Dictating on the iPhone is, I would confidently estimate, something I do more than typing. Siri is also the main way I control my HomeKit devices.

Any time I’ve mentioned either of these things, there are always comments from people saying how terrible their experience is with both, so I thought I’d share a few things I think make a difference.

If you’ve just updated to iOS 16, now is a particularly good time to give dictation another go, as you can now easily mix-and-match speaking and typing …

Isolate your voice from background sounds

We can’t control the environment we’re in, and I fully recognize one of the advantages I have is that I work from home, so am not generally competing with loud background noise. If you work in a factory, on a construction site, and so on, then environmental noise may be too challenging.

But I do still use Siri when on the street and in other noisier environments, and it does still work well for me. The secret here, I think, is isolating your voice as much as possible. Holding your phone or watch close to your mouth is one obvious step, but if the noise is mainly coming from one direction (like traffic on the street), then turning away from the noise source can make a big difference.

Enunciate clearly

One of the things I do so habitually I don’t even have to think about it is treat Siri as if it is someone whose second or third language is English and who struggles sometimes with listening comprehension.

If Siri is struggling to understand you, try speaking a little more slowly than usual, and taking care to pronounce each word rather than letting words run together too much.

You shouldn’t need to exaggerate this – treating Siri like a hard-of-hearing foreigner who speaks about as much English as I do Spanish – but just aim to be as comprehensible as possible.

Pick easily understood names for HomeKit

It’s worth taking a little care when naming HomeKit devices and scenes. If you find Siri isn’t understanding, or is activating the wrong devices, picking clearer names will usually solve the problem.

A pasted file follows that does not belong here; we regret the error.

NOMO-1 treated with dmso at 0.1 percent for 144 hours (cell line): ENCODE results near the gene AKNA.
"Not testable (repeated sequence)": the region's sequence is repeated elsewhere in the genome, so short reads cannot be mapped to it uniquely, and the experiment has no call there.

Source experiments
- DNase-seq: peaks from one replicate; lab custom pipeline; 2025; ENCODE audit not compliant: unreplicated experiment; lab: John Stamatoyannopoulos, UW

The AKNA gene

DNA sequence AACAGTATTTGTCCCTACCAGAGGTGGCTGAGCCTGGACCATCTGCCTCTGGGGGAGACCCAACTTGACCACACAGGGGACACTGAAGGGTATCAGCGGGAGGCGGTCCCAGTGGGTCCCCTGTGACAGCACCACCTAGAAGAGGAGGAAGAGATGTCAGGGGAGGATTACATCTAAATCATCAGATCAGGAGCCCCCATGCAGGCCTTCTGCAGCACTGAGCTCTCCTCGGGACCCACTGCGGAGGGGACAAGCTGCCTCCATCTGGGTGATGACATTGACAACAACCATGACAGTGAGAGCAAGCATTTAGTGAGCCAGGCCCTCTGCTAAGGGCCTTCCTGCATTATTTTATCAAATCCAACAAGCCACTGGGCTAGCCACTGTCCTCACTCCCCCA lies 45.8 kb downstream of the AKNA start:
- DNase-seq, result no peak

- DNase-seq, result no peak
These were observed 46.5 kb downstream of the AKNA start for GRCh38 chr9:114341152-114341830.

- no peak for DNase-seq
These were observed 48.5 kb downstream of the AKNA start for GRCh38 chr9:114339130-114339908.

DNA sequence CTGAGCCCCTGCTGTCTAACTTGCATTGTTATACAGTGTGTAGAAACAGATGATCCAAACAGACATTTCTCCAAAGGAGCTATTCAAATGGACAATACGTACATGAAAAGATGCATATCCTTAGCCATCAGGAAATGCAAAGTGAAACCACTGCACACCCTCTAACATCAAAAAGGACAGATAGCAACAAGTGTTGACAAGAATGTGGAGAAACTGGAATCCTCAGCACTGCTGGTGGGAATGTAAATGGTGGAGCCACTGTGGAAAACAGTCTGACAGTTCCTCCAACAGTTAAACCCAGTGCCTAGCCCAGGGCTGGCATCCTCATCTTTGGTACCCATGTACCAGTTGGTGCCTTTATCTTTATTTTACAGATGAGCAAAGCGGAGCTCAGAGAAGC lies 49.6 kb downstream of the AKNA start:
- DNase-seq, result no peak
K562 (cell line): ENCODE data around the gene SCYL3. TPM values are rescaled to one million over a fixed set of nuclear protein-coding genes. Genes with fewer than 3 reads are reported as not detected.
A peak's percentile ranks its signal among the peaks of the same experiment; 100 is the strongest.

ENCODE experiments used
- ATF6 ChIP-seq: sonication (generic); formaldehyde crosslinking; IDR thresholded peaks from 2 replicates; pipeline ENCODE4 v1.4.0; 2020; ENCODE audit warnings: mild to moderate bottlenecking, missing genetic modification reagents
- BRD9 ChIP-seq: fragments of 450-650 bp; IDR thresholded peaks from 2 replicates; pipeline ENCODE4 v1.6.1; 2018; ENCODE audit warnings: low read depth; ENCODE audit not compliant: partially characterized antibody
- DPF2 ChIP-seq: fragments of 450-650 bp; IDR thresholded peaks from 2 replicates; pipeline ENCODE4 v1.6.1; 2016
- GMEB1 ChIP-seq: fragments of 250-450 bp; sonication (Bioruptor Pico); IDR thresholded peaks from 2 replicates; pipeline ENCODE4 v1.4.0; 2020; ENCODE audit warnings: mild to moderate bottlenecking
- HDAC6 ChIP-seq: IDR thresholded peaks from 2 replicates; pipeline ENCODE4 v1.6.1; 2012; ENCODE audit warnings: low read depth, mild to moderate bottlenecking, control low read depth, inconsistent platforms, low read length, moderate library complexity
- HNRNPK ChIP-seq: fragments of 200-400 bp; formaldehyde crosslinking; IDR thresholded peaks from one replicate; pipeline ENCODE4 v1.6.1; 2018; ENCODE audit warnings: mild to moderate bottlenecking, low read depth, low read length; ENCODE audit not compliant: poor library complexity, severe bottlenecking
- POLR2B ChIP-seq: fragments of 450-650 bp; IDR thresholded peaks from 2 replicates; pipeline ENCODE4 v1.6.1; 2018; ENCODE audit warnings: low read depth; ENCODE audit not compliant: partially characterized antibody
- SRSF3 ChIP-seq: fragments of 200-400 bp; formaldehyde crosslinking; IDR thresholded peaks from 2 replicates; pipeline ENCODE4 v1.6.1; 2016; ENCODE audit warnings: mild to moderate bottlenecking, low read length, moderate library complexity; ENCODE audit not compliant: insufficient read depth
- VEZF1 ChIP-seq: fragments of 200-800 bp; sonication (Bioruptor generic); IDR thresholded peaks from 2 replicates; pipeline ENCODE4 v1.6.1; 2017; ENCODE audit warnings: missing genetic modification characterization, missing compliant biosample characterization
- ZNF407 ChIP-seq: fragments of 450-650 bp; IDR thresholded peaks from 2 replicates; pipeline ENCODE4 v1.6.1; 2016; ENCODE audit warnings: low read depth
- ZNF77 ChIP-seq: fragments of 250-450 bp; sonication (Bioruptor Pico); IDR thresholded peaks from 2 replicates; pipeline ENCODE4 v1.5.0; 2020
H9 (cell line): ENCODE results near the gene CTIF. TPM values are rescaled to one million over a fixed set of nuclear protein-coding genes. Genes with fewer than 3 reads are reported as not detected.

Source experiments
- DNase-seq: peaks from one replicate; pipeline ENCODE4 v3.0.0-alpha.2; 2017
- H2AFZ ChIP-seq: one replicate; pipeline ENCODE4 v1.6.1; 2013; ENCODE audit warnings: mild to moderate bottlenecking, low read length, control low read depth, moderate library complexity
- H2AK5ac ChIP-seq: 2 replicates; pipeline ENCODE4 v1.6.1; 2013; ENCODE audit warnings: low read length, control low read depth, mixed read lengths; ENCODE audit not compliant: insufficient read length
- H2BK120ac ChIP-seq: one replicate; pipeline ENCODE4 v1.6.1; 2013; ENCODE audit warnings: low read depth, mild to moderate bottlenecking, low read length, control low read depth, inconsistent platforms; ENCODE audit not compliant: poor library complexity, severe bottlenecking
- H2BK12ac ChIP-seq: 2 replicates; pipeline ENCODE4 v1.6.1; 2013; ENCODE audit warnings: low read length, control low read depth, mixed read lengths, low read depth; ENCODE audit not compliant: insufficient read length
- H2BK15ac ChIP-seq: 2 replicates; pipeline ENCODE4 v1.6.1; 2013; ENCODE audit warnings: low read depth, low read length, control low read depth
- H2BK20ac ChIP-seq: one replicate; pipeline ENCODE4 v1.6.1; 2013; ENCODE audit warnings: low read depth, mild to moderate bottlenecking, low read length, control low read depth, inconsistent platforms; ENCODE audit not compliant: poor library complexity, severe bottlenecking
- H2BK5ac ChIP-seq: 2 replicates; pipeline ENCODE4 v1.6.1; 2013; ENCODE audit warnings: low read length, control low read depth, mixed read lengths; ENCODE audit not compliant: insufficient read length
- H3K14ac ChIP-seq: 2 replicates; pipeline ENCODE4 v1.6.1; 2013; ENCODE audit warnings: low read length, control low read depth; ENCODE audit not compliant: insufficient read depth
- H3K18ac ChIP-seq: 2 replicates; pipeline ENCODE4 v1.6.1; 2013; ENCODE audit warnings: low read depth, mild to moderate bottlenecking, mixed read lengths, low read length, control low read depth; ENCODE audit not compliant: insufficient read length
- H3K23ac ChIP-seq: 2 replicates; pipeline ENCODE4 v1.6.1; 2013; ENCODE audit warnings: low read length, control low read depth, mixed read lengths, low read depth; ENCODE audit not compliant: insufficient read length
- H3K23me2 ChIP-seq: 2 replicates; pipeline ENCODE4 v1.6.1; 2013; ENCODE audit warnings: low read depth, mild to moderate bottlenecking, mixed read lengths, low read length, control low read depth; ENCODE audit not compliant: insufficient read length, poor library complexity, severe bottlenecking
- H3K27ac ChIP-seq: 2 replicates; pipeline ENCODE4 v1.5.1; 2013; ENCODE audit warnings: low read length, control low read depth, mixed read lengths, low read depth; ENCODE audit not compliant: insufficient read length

For example, when I had “Hall lights,” Siri would sometimes hear that as “all lights.” Changing the name to “Entrance lights” solved that.

Dictate first, correct second

Prior to iOS 16, you could dictate or type – not mix the two. My approach then was to dictate first, then switch to the keyboard to correct any errors. With iOS 16, you can now mix the two.

Some might see it as a failure if you have to manually correct text, but it’s much faster to dictate a paragraph and then correct a word or two than it is to type the whole thing on an on-screen keyboard.

Don’t bother with auto-punctuation for now!

iOS 16 brings auto-punctuation for the first time, but in my experience this is pretty hopeless in its first incarnation. I find it’s much more reliable to manually punctuate for now (“Hey Fred comma new paragraph Thanks for letting me know period I’ll pass on the message period”).

Share your own tips for dictating on the iPhone

If you haven’t had a great experience dictating on the iPhone in the past, do let me know whether any of these things helped – and please share your own tips in the comments.

Photo: Miguel Tomás/Unsplash

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About the Author

Ben Lovejoy

Ben Lovejoy is a British technology writer and EU Editor for 9to5Mac. He’s known for his op-eds and diary pieces, exploring his experience of Apple products over time, for a more rounded review. He also writes fiction, with two technothriller novels, a couple of SF shorts and a rom-com!

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